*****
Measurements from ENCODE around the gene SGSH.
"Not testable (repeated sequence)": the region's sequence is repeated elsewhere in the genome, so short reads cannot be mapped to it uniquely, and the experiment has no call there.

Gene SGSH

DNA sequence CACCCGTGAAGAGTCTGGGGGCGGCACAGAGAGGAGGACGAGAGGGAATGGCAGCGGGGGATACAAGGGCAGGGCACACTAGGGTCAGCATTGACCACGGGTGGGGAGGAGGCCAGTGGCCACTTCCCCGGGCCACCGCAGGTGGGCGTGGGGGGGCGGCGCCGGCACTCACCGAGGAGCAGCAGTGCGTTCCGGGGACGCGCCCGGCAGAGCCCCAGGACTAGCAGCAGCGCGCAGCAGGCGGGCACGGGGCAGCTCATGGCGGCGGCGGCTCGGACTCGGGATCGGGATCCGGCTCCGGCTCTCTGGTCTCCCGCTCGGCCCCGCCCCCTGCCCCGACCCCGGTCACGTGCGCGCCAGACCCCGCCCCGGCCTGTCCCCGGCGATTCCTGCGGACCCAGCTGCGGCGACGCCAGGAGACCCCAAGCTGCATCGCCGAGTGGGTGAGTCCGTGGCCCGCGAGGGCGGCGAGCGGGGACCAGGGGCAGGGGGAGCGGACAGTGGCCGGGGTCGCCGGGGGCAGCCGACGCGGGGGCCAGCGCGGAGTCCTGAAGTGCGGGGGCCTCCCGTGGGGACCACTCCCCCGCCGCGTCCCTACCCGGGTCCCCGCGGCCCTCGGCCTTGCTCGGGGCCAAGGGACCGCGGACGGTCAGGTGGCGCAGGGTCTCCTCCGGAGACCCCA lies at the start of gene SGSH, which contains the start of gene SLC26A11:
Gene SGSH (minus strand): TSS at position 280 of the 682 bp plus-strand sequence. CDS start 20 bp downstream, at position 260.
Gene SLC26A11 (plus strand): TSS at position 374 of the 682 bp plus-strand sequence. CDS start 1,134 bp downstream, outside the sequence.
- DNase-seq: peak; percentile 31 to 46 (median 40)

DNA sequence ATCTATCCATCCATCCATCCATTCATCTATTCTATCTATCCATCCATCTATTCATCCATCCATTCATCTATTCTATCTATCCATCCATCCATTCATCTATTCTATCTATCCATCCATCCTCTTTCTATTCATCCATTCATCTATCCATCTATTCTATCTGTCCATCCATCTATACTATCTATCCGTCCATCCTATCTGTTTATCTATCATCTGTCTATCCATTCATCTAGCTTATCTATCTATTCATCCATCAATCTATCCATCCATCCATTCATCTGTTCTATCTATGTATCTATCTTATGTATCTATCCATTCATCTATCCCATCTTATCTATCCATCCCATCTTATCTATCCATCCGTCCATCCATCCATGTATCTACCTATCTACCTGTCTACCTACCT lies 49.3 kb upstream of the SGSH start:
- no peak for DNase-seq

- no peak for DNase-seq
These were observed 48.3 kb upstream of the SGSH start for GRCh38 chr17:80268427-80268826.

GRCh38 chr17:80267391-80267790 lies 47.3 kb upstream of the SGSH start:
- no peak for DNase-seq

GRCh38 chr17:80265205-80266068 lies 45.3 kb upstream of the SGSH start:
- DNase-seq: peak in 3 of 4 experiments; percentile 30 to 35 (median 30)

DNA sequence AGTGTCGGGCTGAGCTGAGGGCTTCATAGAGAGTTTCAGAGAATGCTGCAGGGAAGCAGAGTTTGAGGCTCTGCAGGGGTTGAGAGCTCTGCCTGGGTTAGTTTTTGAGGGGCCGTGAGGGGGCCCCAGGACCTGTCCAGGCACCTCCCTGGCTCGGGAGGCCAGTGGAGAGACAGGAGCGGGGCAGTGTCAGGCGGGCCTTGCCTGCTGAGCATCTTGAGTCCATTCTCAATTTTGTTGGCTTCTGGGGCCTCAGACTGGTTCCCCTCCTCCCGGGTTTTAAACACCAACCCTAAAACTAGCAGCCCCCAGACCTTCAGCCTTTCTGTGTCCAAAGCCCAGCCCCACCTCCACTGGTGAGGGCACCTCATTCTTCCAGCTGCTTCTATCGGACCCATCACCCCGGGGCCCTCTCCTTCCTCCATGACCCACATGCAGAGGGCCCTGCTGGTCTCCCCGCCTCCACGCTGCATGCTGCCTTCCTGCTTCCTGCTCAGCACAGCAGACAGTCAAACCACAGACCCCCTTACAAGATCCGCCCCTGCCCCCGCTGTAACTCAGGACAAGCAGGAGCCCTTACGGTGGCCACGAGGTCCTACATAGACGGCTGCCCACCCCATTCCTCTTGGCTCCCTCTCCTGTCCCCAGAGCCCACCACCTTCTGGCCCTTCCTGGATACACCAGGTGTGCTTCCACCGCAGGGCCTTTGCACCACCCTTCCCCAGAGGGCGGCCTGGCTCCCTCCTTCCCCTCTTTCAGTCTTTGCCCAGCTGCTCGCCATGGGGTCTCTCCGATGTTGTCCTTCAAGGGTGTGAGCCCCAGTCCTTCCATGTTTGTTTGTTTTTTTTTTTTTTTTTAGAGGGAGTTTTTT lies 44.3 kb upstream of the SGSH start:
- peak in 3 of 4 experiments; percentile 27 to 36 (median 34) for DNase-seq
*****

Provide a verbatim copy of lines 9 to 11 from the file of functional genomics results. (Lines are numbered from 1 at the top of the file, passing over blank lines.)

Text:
- no peak for DNase-seq

- no peak for DNase-seq
These were observed 48.3 kb upstream of the SGSH start for GRCh38 chr17:80268427-80268826.